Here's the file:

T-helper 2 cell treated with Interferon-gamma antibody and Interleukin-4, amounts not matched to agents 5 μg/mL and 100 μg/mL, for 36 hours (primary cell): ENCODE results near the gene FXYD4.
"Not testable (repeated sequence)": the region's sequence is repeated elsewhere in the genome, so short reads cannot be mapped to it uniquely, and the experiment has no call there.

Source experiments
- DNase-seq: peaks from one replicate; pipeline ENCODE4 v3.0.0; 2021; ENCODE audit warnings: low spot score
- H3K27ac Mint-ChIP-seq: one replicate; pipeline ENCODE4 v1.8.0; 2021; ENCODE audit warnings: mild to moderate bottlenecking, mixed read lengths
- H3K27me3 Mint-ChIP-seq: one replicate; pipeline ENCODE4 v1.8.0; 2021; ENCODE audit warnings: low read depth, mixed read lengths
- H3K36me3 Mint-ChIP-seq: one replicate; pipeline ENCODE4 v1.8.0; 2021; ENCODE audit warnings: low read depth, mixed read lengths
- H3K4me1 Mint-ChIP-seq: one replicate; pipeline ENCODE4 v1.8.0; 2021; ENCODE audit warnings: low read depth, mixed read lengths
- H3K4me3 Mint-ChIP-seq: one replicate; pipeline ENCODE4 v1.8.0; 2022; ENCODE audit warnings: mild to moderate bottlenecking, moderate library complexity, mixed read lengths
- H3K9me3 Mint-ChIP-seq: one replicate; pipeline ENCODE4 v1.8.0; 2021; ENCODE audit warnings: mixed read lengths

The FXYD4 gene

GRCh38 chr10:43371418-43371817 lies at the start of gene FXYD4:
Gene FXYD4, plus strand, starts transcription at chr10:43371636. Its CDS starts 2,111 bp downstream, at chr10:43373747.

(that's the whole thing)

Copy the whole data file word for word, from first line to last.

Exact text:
T-helper 2 cell treated with Interferon-gamma antibody and Interleukin-4, amounts not matched to agents 5 μg/mL and 100 μg/mL, for 36 hours (primary cell): ENCODE results near the gene FXYD4.
"Not testable (repeated sequence)": the region's sequence is repeated elsewhere in the genome, so short reads cannot be mapped to it uniquely, and the experiment has no call there.

Source experiments
- DNase-seq: peaks from one replicate; pipeline ENCODE4 v3.0.0; 2021; ENCODE audit warnings: low spot score
- H3K27ac Mint-ChIP-seq: one replicate; pipeline ENCODE4 v1.8.0; 2021; ENCODE audit warnings: mild to moderate bottlenecking, mixed read lengths
- H3K27me3 Mint-ChIP-seq: one replicate; pipeline ENCODE4 v1.8.0; 2021; ENCODE audit warnings: low read depth, mixed read lengths
- H3K36me3 Mint-ChIP-seq: one replicate; pipeline ENCODE4 v1.8.0; 2021; ENCODE audit warnings: low read depth, mixed read lengths
- H3K4me1 Mint-ChIP-seq: one replicate; pipeline ENCODE4 v1.8.0; 2021; ENCODE audit warnings: low read depth, mixed read lengths
- H3K4me3 Mint-ChIP-seq: one replicate; pipeline ENCODE4 v1.8.0; 2022; ENCODE audit warnings: mild to moderate bottlenecking, moderate library complexity, mixed read lengths
- H3K9me3 Mint-ChIP-seq: one replicate; pipeline ENCODE4 v1.8.0; 2021; ENCODE audit warnings: mixed read lengths

The FXYD4 gene

GRCh38 chr10:43371418-43371817 lies at the start of gene FXYD4:
Gene FXYD4, plus strand, starts transcription at chr10:43371636. Its CDS starts 2,111 bp downstream, at chr10:43373747.